Molecular guardians for newborn proteins: ribosome-associated chaperones and their role in protein folding
- First Online:
- Cite this article as:
- Wegrzyn, R.D. & Deuerling, E. Cell. Mol. Life Sci. (2005) 62: 2727. doi:10.1007/s00018-005-5292-z
- 316 Downloads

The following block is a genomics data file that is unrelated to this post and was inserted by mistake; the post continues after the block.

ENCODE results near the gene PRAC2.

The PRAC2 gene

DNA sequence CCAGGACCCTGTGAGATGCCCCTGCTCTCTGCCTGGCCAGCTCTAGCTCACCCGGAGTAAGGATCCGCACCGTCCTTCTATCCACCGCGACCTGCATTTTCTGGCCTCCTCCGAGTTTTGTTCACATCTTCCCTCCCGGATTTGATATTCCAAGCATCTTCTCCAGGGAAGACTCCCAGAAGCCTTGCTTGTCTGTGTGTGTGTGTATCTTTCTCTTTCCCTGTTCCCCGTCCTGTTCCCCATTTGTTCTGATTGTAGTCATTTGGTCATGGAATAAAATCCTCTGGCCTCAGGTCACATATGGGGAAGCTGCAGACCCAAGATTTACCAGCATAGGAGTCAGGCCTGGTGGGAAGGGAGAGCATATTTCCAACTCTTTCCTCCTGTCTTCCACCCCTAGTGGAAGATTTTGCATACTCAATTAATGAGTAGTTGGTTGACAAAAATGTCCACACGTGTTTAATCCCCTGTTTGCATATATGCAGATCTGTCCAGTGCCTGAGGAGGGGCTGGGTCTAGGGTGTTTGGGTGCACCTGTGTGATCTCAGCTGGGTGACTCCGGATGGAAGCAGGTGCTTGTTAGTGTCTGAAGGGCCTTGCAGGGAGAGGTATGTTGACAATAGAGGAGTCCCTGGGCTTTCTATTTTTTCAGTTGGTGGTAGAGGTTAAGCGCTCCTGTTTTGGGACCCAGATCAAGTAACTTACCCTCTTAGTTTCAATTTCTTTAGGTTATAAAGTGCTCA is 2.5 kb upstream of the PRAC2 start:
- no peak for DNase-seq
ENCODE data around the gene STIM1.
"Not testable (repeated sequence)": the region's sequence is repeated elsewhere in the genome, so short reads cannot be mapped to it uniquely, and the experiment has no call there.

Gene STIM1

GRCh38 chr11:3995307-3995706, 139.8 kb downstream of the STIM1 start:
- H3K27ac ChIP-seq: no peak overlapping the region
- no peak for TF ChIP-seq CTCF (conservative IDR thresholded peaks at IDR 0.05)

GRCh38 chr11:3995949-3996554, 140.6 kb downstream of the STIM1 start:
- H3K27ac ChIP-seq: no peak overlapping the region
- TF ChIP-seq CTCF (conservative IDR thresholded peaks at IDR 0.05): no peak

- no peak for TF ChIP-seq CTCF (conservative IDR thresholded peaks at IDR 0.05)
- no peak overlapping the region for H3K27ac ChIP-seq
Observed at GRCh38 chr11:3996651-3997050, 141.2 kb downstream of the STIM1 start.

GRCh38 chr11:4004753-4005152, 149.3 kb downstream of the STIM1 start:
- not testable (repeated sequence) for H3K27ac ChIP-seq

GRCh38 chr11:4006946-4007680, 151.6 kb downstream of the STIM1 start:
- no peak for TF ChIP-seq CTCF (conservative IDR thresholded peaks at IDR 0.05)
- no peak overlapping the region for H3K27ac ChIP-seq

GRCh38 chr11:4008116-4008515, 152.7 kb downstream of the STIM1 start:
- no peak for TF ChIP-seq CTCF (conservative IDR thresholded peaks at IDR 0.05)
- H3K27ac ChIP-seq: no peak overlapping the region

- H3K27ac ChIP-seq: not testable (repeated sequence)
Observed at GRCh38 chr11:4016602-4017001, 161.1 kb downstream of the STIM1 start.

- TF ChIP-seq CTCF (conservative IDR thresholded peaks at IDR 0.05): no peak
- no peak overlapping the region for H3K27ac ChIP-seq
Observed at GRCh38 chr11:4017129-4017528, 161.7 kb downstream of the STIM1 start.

A central dogma in biology is the conversion of genetic information into active proteins. The biosynthesis of proteins by ribosomes and the subsequent folding of newly made proteins represent the last crucial steps in this process. To guarantee the correct folding of newly made proteins, a complex chaperone network is required in all cells. In concert with ongoing protein biosynthesis, ribosome-associated factors can interact directly with emerging nascent polypeptides to protect them from degradation or aggregation, to promote folding into their native structure, or to otherwise contribute to their folding program. Eukaryotic cells possess two major ribosome-associated systems, an Hsp70/Hsp40-based chaperone system and the functionally enigmatic NAC complex, whereas prokaryotes employ the Trigger Factor chaperone. Recent structural insights into Trigger Factor reveal an intricate cradle-like structure that, together with the exit site of the ribosome, forms a protected environment for the folding of newly synthesized proteins.